1977-1989 : the Press agency in the 1980s
1,500 hours - Pathé collection
Sygma TV was founded in the 1970s by photographers who had dreamed of developing a press agency for moving images. The collection includes over 2,000 items from the People series and several hundred news stories.
The agency started with a number of commissioned films, in addition to producing some exclusive reports on its own initiative: Brigitte Bardot et les Bébés Phoques (baby seals) by Hubert Henrotte in 1977, Fugain au Havre by Michel Parbot in the same year, and a biography, Bernardo Bertolucci, by Bernand Moskowicz in 1982 .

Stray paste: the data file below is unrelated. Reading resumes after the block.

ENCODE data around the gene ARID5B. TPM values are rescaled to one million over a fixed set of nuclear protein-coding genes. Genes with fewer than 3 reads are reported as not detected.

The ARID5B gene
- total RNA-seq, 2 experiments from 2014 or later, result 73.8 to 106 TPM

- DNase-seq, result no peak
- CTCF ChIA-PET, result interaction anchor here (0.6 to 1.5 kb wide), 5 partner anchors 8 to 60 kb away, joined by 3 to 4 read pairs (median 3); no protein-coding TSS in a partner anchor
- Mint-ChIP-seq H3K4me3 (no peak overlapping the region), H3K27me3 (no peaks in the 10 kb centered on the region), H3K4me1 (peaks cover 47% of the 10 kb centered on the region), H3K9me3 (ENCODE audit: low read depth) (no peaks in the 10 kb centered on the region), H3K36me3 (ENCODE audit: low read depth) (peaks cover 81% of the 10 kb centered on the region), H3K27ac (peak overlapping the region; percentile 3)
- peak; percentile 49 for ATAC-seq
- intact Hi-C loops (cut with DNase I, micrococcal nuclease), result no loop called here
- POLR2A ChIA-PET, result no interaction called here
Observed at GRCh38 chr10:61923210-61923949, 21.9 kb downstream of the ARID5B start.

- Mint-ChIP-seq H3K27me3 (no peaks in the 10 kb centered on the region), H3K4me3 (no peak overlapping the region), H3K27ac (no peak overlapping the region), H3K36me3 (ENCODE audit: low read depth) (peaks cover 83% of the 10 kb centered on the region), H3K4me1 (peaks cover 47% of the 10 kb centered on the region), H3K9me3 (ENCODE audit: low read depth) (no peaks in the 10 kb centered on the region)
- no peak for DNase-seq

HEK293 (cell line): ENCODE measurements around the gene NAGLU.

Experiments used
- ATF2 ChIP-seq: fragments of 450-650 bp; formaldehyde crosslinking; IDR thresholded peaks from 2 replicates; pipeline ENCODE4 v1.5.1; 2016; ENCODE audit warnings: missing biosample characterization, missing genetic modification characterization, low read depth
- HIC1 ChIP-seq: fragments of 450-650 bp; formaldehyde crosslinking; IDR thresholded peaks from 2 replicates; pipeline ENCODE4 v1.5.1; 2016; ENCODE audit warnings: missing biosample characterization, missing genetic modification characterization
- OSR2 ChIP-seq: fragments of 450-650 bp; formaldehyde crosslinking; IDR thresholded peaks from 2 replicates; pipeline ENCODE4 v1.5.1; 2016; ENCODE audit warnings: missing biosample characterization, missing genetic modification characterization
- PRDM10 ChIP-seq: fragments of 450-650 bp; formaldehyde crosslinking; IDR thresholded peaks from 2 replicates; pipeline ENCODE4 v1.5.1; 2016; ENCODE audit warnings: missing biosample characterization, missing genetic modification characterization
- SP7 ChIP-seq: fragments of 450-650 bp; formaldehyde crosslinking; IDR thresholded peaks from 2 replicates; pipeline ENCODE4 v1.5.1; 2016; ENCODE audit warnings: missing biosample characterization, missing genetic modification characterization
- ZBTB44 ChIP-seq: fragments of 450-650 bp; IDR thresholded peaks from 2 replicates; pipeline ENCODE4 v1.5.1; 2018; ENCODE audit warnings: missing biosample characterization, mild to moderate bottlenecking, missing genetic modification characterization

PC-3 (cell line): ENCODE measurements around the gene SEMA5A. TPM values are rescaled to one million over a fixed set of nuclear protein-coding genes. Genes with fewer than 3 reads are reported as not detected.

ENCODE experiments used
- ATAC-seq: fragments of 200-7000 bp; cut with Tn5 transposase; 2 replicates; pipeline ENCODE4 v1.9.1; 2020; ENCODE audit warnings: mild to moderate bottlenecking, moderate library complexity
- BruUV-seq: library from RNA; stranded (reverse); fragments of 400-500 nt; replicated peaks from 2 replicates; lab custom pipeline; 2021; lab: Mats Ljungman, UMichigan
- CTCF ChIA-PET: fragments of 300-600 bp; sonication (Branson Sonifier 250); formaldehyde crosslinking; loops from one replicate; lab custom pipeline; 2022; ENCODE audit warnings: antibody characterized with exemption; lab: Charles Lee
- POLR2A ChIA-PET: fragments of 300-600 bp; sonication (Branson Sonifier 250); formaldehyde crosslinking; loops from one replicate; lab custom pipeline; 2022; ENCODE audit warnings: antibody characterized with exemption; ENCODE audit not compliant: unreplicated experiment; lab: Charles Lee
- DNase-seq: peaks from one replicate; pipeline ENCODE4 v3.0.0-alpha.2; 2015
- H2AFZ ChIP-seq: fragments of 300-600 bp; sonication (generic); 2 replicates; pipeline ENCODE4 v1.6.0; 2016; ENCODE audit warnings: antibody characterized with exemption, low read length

In 1983, Sygma TV enjoyed an unprecedented exclusive: Michel Parbot – a journalist with Sygma and the prototype of the “embedded” correspondent – arrived on the island of Grenada two days before American forces landed. The latter then forbade all journalists from entering the island during the first three days of military action; consequently, Parbot was the sole journalist to capture events on film .
This first international scoop led to many hundreds more. The collection provides an outstanding account of the 1980s through reports on Lebanon, Afghanistan and Colonel Massoud, biographies on François Mitterrand, Jacques Chirac, Jean-Marie Le Pen and even the Japanese cannibal Issei Sagawa, and footage of the historic collapse of the Berlin Wall .
GP archives has preserved and marketed the thousands of cassettes and rushes that make up this extensive collection .